Cincinnati Reds

NL Best of the Night: Homer Bailey Goes 9 Innings in Reds' Win over Pirates

Reds pitcher Homer Bailey has allowed three runs or fewer in his past four starts.
Reds pitcher Homer Bailey has allowed three runs or fewer in his past four starts.Justin K. Aller/Getty Images
Ian CasselberryMLB Lead WriterMay 30, 2012

Since I began blogging for Bleacher Report (and Horsehide Chronicles), I've picked on Cincinnati Reds pitcher Homer Bailey a few times. 

For instance, when he gave up three home runs to the St. Louis Cardinals in his first start of the season. Or when he lasted only 3 2/3 innings against the Milwaukee Brewers.

Then there was the time I figured Bailey would get lit up, facing the Atlanta Braves and New York Yankees in the same week, yet he only gave up four runs in 13 total innings. 

So if I'm going to highlight Bailey's bad performances, it only seems fair that I come back and praise him when he does well. Bailey pitched his best game of the season, allowing one run and four hits in a complete game victory over the Pittsburgh Pirates.

It's probably worth pointing out that the Pirates don't present the most formidable opposition for a pitcher. The Bucs have scored the fewest runs in baseball, with 145. Their 345 hits as a team is also dead last in the sport. With that in mind, Bailey allowing four hits over nine innings might not seem as impressive.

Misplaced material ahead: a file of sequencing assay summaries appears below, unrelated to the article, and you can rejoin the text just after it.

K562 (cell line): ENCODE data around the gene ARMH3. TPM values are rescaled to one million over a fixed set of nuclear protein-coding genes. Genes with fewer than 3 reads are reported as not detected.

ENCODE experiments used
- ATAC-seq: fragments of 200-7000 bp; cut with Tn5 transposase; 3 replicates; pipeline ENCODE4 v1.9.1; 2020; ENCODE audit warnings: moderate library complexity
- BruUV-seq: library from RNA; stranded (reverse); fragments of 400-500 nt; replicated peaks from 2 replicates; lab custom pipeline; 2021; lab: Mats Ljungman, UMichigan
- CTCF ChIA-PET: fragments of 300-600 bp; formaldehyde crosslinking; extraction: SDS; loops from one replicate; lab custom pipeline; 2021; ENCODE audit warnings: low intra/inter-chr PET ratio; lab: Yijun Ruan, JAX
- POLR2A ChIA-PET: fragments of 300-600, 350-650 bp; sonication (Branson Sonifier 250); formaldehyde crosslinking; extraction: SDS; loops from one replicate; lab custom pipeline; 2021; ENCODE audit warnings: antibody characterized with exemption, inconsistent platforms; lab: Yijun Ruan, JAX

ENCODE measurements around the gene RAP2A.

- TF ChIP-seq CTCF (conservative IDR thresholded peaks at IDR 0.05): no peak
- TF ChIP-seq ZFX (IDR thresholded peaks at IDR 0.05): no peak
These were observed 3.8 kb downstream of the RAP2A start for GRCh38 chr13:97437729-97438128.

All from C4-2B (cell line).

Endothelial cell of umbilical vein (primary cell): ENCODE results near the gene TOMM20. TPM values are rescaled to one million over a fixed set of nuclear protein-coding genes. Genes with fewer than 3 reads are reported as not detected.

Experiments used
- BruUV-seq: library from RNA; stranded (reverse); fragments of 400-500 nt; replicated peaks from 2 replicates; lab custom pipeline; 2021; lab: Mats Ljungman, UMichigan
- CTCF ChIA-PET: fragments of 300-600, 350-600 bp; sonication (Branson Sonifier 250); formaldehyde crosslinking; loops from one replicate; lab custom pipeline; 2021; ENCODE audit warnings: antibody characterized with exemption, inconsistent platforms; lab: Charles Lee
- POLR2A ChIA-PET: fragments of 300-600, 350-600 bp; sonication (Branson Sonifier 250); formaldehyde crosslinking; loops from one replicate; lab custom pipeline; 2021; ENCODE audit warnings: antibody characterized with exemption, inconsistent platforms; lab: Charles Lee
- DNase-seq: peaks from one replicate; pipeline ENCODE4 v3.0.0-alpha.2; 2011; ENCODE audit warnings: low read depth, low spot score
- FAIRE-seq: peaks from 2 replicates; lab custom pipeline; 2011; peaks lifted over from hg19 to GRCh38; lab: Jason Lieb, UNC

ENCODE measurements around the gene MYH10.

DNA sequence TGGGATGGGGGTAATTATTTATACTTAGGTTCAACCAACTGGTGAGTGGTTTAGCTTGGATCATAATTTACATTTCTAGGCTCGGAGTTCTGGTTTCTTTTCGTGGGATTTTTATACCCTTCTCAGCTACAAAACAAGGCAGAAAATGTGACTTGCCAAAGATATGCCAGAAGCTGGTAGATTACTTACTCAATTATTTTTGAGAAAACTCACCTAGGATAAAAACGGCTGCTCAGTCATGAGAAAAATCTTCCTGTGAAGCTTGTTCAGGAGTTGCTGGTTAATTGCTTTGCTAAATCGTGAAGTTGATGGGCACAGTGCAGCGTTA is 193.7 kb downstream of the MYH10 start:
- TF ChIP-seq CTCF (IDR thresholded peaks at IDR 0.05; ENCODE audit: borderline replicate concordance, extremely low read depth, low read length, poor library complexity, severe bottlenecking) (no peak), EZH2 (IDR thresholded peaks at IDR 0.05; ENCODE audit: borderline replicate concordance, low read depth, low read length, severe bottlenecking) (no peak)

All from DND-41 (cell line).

But if Justin Verlander had pitched a no-hitter against these same Pirates two weeks ago (which he came within two outs of doing), no one would've put an asterisk next to that effort because he faced the worst offensive team in baseball. That's still a major league lineup.

Homer Bailey is developing into the top pitcher he was projected to be.
Homer Bailey is developing into the top pitcher he was projected to be.Justin K. Aller/Getty Images

So the same should hold true for Bailey. Holding any big league lineup to one run and four hits over nine innings is impressive. 

The performance was just the latest in what's been a streak of excellent outings for Bailey. In his past four starts, he's allowed two runs or fewer three times. During that span, he has 21 strikeouts in 28 innings, with 21 hits, five walks and three homers allowed. His ERA has gone from 4.93 down to 3.73. 

Three of those four starts came against the Braves and Yankees too, so Bailey isn't just ringing up good numbers against poor teams. He's giving the Reds a chance to win every time he takes the mound now. He's becoming the top pitcher he was expected to be.

And if Bailey keeps this up, the Reds are going to be very tough to beat for the NL Central.

 

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